Fears that new council rules could put some kindergartens at risk have eased after a plea by Tauranga Regional Free Kindergarten Association principal Peter Monteith.
Early childhood education centres emerged as the most controversial issue of the policy to control community and private use of council-owned land.
Councillors agreed yesterday that no new leases would be considered for early childhood centres, except to relocate the Mount Playcentre.
Mr Monteith's concerns stemmed from the possibility of hefty increases in rents when leases came up for renewal.
"Some of the kindergartens would be at risk if they had to pay commercial rent," he told last month's hearing of submissions.
He was responding to the council saying it would take account of its "financial and future plans" when considering whether to renew a lease.
The council agreed yesterday that it would also take account of an early childhood centre's organisational, financial and future plans.
In a further concession, the council agreed it would take account of the historic association of the early childhood centre with the site and the role of the facility in the community.
The council nevertheless gave itself the flexibility to consider factors that could ultimately lead to an early childhood centre being removed when its lease came up for renewal.
These included alternative options for the site, the demand for the site from other users and the lease's impact on the purpose of owning the land.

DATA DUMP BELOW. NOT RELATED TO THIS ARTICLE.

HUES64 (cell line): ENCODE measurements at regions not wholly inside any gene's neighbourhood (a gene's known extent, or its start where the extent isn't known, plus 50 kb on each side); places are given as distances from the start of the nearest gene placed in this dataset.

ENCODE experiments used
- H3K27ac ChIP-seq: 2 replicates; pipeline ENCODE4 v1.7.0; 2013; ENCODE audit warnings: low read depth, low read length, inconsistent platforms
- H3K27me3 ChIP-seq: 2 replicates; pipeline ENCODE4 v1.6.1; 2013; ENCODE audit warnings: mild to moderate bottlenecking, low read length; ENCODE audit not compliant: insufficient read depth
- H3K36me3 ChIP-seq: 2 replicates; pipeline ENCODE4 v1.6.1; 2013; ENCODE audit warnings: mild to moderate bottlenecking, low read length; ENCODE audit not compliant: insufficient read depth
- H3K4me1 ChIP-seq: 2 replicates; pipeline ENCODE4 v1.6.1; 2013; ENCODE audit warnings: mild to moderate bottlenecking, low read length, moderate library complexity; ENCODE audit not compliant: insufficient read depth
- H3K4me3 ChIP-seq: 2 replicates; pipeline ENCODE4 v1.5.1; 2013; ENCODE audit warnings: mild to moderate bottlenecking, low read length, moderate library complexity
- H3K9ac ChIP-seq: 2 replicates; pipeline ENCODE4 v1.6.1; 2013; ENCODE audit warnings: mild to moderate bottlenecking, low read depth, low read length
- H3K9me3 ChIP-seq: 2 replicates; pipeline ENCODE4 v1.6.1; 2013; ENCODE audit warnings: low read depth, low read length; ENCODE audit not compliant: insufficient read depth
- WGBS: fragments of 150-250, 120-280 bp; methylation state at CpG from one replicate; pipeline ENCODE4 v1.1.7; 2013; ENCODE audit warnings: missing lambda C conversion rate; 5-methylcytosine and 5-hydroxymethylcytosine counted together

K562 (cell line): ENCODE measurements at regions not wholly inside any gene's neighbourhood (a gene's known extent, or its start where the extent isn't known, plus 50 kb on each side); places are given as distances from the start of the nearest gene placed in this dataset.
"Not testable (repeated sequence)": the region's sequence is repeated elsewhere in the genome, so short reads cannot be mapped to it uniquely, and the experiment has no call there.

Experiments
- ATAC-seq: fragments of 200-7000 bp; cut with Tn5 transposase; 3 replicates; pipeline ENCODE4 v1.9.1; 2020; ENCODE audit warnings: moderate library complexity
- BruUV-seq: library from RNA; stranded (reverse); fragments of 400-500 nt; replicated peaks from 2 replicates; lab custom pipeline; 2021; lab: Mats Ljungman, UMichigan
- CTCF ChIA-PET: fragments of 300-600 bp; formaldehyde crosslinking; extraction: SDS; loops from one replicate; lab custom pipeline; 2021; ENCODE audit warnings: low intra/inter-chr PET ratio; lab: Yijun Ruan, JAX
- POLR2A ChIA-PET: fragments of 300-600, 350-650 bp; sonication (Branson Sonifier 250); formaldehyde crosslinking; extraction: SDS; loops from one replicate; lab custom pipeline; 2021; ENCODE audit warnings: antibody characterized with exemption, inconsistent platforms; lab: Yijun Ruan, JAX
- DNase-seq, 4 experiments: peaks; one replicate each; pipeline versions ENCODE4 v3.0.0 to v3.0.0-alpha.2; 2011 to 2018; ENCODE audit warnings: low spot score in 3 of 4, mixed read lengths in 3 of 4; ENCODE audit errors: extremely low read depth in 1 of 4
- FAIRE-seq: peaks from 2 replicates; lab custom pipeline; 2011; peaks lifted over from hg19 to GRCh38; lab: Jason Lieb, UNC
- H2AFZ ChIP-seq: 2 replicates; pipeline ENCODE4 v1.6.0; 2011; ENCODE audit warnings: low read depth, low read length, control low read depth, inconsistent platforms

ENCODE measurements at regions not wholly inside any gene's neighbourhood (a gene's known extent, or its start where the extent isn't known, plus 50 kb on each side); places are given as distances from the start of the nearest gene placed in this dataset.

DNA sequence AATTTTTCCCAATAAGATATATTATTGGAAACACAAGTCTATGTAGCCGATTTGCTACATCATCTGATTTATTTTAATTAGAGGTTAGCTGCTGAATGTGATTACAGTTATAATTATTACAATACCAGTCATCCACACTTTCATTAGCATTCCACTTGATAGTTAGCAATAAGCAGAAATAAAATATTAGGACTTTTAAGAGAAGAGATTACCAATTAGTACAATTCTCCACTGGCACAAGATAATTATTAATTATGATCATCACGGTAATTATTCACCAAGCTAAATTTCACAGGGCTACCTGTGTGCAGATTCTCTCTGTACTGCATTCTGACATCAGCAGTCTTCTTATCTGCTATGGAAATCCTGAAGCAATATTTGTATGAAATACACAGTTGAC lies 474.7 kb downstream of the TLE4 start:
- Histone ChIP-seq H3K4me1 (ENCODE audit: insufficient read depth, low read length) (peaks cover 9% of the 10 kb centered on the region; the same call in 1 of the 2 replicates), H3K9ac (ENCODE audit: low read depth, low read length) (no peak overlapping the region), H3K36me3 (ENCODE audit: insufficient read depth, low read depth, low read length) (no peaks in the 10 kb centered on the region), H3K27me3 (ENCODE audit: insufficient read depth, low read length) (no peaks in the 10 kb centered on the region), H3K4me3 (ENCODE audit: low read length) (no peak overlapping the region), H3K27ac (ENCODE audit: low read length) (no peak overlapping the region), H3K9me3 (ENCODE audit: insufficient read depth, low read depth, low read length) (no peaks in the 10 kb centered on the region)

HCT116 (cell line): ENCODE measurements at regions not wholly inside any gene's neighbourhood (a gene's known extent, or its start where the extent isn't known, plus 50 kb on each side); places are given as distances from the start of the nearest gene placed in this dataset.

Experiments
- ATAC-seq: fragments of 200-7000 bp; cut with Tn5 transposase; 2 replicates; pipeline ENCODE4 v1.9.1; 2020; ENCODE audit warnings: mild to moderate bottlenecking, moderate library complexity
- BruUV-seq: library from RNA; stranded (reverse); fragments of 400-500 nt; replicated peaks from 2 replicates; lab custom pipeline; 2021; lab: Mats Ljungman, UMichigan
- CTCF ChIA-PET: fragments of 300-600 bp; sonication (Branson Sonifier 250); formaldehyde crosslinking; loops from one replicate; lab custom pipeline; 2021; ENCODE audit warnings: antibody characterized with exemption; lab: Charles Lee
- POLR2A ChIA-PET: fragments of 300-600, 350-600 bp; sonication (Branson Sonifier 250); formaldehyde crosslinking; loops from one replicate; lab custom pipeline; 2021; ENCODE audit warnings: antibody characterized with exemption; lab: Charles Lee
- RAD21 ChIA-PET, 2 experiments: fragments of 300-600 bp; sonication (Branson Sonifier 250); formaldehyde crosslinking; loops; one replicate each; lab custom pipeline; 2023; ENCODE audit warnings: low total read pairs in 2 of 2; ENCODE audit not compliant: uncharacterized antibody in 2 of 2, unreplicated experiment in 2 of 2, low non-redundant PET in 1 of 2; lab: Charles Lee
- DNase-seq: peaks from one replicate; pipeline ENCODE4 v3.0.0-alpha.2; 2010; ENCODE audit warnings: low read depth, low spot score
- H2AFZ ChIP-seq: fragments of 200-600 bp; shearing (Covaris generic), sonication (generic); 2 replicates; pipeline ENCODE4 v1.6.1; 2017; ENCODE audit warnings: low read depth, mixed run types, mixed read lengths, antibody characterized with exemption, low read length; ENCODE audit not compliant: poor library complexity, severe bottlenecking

A late addition to the policy, led by councillors Steve Morris and Leanne Brown, saw playcentres excluded from the policy's definition of early childhood education facilities.
Mr Morris also argued for the exclusion of kindergartens on the basis that kindergartens and playcentres required a great deal more community goodwill than the business model for other early childhood centres.
Councillor John Robson said "kindergarten" was a very broad-brush term whereas playcentres were parent-led and had a very different model to kindergartens.
Questions around the definition of a kindergarten, and whether all kindergartens were affiliated to the Free Kindergarten Association, helped convince the council to only exclude playcentres from the definition.
In another decision yesterday, the council agreed to rationalise the huge task of reviewing 14 reserve management plans and instead combine them into one network-wide management plan. With many plans overdue for their 10-year reviews, Councillor Matt Cowley supported the "fluid approach" of having a single plan for the network of reserves. Action plans for each reserve would sit outside the plan and be implemented on a prioritised basis.